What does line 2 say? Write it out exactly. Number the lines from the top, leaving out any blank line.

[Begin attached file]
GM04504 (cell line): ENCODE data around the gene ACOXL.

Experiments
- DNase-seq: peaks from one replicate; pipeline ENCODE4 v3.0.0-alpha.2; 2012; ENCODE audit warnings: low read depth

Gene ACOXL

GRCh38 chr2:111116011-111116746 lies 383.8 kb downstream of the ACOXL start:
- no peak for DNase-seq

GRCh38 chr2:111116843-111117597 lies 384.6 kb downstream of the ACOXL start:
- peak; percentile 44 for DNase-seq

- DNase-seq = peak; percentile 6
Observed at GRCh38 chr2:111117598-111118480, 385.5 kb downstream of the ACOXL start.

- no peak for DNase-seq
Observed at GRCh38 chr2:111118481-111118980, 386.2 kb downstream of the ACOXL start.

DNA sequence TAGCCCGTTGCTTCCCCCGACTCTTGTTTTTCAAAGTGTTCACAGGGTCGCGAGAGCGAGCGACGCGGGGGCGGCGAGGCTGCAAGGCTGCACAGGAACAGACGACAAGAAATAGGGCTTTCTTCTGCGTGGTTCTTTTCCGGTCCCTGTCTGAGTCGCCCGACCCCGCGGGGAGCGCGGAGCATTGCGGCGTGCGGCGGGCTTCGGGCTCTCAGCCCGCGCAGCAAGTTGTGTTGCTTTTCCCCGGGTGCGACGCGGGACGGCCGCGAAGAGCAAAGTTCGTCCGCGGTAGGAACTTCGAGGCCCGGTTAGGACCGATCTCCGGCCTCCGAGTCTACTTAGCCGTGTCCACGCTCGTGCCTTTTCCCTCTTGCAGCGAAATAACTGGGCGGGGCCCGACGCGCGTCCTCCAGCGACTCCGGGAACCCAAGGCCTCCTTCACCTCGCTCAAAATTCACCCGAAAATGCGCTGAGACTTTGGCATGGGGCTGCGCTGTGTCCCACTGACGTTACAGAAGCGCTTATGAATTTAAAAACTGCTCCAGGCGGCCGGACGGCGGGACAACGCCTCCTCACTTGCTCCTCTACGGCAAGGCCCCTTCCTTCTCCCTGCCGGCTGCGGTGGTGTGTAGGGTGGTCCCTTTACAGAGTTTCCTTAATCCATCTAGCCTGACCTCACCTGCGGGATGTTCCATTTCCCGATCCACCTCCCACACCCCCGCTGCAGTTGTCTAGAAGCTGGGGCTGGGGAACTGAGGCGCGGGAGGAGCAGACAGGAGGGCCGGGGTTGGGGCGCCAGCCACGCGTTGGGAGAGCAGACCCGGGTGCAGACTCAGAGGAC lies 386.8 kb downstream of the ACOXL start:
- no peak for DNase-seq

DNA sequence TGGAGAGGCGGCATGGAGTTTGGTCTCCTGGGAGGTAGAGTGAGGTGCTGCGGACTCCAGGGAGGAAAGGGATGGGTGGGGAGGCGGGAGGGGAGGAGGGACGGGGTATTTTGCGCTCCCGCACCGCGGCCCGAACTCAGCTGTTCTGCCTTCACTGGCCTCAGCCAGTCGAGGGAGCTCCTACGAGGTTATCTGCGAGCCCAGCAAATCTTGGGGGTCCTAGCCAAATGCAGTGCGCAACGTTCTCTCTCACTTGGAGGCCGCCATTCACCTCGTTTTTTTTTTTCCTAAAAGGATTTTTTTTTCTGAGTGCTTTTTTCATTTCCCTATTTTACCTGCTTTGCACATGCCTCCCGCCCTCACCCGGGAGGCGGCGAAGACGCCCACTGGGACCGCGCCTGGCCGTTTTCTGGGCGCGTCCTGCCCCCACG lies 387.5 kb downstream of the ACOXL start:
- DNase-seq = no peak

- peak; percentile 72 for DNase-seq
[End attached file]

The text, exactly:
Experiments